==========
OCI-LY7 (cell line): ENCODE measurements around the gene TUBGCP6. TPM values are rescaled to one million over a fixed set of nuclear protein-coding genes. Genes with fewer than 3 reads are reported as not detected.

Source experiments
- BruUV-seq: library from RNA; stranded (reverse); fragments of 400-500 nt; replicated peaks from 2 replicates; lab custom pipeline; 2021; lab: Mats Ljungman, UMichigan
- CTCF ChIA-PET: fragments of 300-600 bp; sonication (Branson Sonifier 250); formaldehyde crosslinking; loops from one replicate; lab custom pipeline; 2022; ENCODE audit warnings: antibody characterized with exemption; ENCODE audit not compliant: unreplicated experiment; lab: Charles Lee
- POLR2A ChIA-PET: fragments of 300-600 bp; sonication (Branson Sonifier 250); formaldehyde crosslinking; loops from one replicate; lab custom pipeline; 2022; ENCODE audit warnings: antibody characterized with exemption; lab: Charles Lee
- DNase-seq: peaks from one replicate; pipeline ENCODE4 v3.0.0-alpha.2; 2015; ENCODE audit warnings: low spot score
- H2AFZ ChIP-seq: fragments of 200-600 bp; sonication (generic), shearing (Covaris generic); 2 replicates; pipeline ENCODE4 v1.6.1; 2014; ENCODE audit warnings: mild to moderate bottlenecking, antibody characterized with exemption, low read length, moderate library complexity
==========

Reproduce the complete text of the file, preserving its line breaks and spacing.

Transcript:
OCI-LY7 (cell line): ENCODE measurements around the gene TUBGCP6. TPM values are rescaled to one million over a fixed set of nuclear protein-coding genes. Genes with fewer than 3 reads are reported as not detected.

Source experiments
- BruUV-seq: library from RNA; stranded (reverse); fragments of 400-500 nt; replicated peaks from 2 replicates; lab custom pipeline; 2021; lab: Mats Ljungman, UMichigan
- CTCF ChIA-PET: fragments of 300-600 bp; sonication (Branson Sonifier 250); formaldehyde crosslinking; loops from one replicate; lab custom pipeline; 2022; ENCODE audit warnings: antibody characterized with exemption; ENCODE audit not compliant: unreplicated experiment; lab: Charles Lee
- POLR2A ChIA-PET: fragments of 300-600 bp; sonication (Branson Sonifier 250); formaldehyde crosslinking; loops from one replicate; lab custom pipeline; 2022; ENCODE audit warnings: antibody characterized with exemption; lab: Charles Lee
- DNase-seq: peaks from one replicate; pipeline ENCODE4 v3.0.0-alpha.2; 2015; ENCODE audit warnings: low spot score
- H2AFZ ChIP-seq: fragments of 200-600 bp; sonication (generic), shearing (Covaris generic); 2 replicates; pipeline ENCODE4 v1.6.1; 2014; ENCODE audit warnings: mild to moderate bottlenecking, antibody characterized with exemption, low read length, moderate library complexity